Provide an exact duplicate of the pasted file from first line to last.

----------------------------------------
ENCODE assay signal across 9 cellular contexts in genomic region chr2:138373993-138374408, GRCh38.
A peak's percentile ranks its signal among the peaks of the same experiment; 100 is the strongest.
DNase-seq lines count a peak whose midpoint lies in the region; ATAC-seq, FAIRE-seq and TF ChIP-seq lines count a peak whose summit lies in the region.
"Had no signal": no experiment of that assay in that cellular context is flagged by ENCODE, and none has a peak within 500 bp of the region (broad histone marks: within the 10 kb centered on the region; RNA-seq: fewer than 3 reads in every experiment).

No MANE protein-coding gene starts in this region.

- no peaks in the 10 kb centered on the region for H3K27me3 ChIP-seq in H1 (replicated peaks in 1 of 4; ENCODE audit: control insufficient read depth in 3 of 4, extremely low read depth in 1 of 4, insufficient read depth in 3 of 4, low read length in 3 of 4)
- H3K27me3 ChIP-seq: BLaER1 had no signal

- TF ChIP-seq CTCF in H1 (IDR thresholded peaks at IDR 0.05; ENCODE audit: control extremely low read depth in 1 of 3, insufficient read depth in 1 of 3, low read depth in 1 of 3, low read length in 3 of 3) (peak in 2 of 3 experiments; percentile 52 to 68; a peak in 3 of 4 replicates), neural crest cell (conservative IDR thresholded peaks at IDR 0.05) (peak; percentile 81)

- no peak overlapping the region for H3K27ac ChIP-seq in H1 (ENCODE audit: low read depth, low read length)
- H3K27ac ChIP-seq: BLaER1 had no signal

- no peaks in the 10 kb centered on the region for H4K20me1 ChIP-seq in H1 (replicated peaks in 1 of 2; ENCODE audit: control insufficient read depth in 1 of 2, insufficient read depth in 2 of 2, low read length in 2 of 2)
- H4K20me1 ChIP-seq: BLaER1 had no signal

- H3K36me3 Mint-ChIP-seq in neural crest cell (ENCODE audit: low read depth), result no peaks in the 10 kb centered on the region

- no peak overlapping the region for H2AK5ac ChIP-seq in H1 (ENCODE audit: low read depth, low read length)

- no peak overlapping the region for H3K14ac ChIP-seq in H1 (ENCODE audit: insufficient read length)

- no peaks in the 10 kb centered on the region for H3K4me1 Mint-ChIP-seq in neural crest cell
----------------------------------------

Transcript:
ENCODE assay signal across 9 cellular contexts in genomic region chr2:138373993-138374408, GRCh38.
A peak's percentile ranks its signal among the peaks of the same experiment; 100 is the strongest.
DNase-seq lines count a peak whose midpoint lies in the region; ATAC-seq, FAIRE-seq and TF ChIP-seq lines count a peak whose summit lies in the region.
"Had no signal": no experiment of that assay in that cellular context is flagged by ENCODE, and none has a peak within 500 bp of the region (broad histone marks: within the 10 kb centered on the region; RNA-seq: fewer than 3 reads in every experiment).

No MANE protein-coding gene starts in this region.

- no peaks in the 10 kb centered on the region for H3K27me3 ChIP-seq in H1 (replicated peaks in 1 of 4; ENCODE audit: control insufficient read depth in 3 of 4, extremely low read depth in 1 of 4, insufficient read depth in 3 of 4, low read length in 3 of 4)
- H3K27me3 ChIP-seq: BLaER1 had no signal

- TF ChIP-seq CTCF in H1 (IDR thresholded peaks at IDR 0.05; ENCODE audit: control extremely low read depth in 1 of 3, insufficient read depth in 1 of 3, low read depth in 1 of 3, low read length in 3 of 3) (peak in 2 of 3 experiments; percentile 52 to 68; a peak in 3 of 4 replicates), neural crest cell (conservative IDR thresholded peaks at IDR 0.05) (peak; percentile 81)

- no peak overlapping the region for H3K27ac ChIP-seq in H1 (ENCODE audit: low read depth, low read length)
- H3K27ac ChIP-seq: BLaER1 had no signal

- no peaks in the 10 kb centered on the region for H4K20me1 ChIP-seq in H1 (replicated peaks in 1 of 2; ENCODE audit: control insufficient read depth in 1 of 2, insufficient read depth in 2 of 2, low read length in 2 of 2)
- H4K20me1 ChIP-seq: BLaER1 had no signal

- H3K36me3 Mint-ChIP-seq in neural crest cell (ENCODE audit: low read depth), result no peaks in the 10 kb centered on the region

- no peak overlapping the region for H2AK5ac ChIP-seq in H1 (ENCODE audit: low read depth, low read length)

- no peak overlapping the region for H3K14ac ChIP-seq in H1 (ENCODE audit: insufficient read length)

- no peaks in the 10 kb centered on the region for H3K4me1 Mint-ChIP-seq in neural crest cell